Top 5 Hardest Languages to Learn

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  • Many languages have claimed to be the hardest language to learn. But which is actually the toughest? There are a number of factors that go into determining the complexity of a language. Factors like how close is the new language to your native tongue? Research has shown that languages that are similar in grammar and structure to your native tongue are often easier to grasp. The fact of the matter is each language has a different degree of difficulty. No one language is easy to learn. The following is a list of the hardest languages to learn.

    1. Arabic

    Why it’s so difficult: Arabic has very few words that resemble those of European languages. Witten Arabic also uses fewer vowels, which can be extremely difficult for those learning to read the language.

     

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  • 2. Chinese Why it’s so difficult: Chinese is a tonal language, in which meaning changes as you change the tone of a word. Also, thousands of characters and a complex writing system make learning Chinese a formidable task.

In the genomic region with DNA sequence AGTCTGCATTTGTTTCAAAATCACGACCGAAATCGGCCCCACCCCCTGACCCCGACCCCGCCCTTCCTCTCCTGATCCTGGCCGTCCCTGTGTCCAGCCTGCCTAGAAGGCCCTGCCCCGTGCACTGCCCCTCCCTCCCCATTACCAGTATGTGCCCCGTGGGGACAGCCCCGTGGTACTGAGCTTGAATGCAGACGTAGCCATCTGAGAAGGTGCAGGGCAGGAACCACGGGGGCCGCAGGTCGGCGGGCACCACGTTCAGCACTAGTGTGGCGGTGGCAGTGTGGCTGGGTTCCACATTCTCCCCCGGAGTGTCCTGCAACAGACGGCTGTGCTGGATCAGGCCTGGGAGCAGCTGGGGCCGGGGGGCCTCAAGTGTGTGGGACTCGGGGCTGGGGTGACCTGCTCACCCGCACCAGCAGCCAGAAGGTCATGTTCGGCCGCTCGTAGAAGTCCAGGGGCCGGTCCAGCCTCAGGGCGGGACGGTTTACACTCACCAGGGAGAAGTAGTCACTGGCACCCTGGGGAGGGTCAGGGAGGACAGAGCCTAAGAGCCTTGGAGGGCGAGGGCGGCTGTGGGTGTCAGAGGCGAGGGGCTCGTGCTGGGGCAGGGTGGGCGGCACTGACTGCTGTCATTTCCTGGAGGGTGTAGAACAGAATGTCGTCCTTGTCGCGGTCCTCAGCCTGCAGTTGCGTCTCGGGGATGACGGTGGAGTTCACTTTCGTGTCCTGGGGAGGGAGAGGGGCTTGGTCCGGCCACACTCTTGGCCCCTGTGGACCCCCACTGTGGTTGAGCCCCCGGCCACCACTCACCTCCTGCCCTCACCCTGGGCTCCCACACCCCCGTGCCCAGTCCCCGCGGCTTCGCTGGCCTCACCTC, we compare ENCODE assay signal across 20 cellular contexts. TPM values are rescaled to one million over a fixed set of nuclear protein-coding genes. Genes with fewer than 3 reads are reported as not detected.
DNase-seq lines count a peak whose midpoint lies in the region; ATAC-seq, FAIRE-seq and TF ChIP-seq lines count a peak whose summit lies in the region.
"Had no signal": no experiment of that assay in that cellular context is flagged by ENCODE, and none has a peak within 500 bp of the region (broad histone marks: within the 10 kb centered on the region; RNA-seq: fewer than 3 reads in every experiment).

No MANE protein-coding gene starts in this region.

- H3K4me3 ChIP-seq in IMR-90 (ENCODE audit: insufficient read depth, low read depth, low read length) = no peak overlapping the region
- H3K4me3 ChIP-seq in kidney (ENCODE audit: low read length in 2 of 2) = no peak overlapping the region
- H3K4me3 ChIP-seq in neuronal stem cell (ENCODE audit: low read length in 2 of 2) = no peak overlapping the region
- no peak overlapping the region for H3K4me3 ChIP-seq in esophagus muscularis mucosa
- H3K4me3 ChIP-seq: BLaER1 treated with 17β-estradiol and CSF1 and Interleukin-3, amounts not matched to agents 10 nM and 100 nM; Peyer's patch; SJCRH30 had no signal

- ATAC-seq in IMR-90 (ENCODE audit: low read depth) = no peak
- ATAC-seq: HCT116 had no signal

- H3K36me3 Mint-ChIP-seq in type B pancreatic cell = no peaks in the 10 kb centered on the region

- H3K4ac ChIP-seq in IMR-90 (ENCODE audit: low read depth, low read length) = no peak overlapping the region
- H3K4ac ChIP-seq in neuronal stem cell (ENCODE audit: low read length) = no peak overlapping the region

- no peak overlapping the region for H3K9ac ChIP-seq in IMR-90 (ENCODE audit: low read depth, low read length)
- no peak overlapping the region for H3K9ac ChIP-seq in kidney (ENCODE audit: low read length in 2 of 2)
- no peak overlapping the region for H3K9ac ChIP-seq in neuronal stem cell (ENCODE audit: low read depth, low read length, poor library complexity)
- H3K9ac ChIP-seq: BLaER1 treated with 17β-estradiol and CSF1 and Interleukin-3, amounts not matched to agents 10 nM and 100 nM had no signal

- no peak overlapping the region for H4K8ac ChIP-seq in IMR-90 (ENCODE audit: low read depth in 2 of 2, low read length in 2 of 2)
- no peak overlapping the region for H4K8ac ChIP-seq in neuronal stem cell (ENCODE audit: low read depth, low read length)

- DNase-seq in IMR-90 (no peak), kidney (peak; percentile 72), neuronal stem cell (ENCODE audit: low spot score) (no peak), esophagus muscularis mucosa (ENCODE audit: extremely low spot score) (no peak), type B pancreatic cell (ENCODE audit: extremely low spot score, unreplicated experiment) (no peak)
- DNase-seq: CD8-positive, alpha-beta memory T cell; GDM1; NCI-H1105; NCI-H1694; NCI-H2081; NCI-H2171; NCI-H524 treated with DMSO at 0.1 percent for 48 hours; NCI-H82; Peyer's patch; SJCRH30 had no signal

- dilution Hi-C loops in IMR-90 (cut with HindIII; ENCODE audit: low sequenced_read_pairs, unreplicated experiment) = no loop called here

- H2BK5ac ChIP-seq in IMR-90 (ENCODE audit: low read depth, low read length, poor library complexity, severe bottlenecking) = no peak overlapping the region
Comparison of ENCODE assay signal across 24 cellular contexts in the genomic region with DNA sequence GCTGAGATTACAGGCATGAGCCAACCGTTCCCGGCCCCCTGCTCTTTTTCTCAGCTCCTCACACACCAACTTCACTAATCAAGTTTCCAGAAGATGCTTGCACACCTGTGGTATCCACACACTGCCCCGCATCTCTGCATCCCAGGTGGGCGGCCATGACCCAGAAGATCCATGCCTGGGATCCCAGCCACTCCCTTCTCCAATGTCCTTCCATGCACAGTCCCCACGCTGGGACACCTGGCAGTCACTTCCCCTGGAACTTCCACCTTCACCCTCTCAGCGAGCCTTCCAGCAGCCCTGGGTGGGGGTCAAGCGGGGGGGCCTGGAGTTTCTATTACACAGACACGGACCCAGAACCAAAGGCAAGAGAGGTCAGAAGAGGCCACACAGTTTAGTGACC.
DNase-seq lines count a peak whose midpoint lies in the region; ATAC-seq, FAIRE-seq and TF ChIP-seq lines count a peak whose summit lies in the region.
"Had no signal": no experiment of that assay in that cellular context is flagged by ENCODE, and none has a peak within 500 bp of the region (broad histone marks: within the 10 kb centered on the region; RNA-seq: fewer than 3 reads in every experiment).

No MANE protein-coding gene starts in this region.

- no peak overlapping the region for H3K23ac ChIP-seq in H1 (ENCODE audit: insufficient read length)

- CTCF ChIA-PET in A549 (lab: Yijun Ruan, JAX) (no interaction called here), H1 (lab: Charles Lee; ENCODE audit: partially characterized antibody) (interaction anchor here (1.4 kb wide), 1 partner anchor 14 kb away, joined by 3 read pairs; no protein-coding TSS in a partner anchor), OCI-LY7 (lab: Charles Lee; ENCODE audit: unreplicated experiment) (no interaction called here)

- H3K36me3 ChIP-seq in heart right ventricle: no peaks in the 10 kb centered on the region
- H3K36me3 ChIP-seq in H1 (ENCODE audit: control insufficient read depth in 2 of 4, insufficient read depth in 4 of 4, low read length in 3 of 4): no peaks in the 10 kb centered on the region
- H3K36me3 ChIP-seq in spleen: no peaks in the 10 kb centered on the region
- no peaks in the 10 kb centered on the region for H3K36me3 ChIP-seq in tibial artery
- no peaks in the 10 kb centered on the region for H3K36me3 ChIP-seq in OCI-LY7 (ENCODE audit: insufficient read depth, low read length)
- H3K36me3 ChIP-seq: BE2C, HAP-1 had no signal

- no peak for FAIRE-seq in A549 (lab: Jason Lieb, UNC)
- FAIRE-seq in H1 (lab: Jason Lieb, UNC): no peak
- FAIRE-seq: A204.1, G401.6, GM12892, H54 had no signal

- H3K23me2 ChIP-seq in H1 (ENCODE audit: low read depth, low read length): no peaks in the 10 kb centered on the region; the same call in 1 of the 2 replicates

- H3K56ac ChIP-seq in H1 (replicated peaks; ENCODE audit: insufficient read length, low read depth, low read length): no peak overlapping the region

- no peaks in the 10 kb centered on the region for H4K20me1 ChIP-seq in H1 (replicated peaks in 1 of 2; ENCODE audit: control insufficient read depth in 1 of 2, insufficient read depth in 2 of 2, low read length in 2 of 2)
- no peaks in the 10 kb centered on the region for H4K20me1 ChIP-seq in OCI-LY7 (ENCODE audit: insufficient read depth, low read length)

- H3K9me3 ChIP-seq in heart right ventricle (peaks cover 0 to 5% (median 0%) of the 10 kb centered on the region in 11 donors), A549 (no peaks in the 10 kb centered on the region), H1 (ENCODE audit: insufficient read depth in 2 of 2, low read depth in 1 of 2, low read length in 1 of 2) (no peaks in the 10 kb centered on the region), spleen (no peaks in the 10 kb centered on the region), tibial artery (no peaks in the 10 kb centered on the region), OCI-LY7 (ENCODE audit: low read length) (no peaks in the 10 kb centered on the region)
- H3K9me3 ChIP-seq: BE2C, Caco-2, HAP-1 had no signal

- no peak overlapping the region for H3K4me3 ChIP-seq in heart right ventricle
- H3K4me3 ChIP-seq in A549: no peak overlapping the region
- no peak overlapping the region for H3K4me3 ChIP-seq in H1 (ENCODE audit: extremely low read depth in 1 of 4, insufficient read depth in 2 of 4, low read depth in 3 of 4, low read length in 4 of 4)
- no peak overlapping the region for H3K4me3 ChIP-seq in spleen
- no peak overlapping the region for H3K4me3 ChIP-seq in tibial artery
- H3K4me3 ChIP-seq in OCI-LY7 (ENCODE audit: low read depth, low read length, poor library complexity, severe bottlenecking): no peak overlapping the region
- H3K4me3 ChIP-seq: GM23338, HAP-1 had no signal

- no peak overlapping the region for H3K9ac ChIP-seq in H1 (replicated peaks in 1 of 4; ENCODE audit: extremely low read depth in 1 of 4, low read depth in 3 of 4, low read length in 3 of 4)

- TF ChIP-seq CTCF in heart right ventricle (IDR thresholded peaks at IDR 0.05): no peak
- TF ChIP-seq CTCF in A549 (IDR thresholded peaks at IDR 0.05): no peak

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  • 3. Japanese Whit it’s so difficult: Being similar to Chinese, Japanese language learners need to memorize thousands of characters. Three different writing systems and two syllabary systems – i.e. sets of written symbols that approximate syllables - add to the difficulty.

     

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  • 4. Korean Why it’s so difficult: Different sentence structure, syntax, and verb conjugations make learning Korean extremely difficult for those who come from a European background. Written Korean also relies on many of the difficult Chinese characters.

     

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    One of the easiest ways to fight the onset of Alzheimer's disease is by learning another language. The innovative Pimsleur Approach promises to teach you any language in just 10 days. Materials are available in CD, MP3 or iTunes formats. Get started today!

  • 5. Hungarian Why it’s so difficult: Hungarian is one of the hardest as it has masculine, feminine and neuter genders as well as about 7 different verb conjugations. It is also one of a handful of “independent” languages, meaning no one really knows their origins and they are not linked to any base language set like Latin (French, Spanish, Italian).

     

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    One of the easiest ways to fight the onset of Alzheimer's disease is by learning another language. The innovative Pimsleur Approach promises to teach you any language in just 10 days. Materials are available in CD, MP3 or iTunes formats. Get started today!


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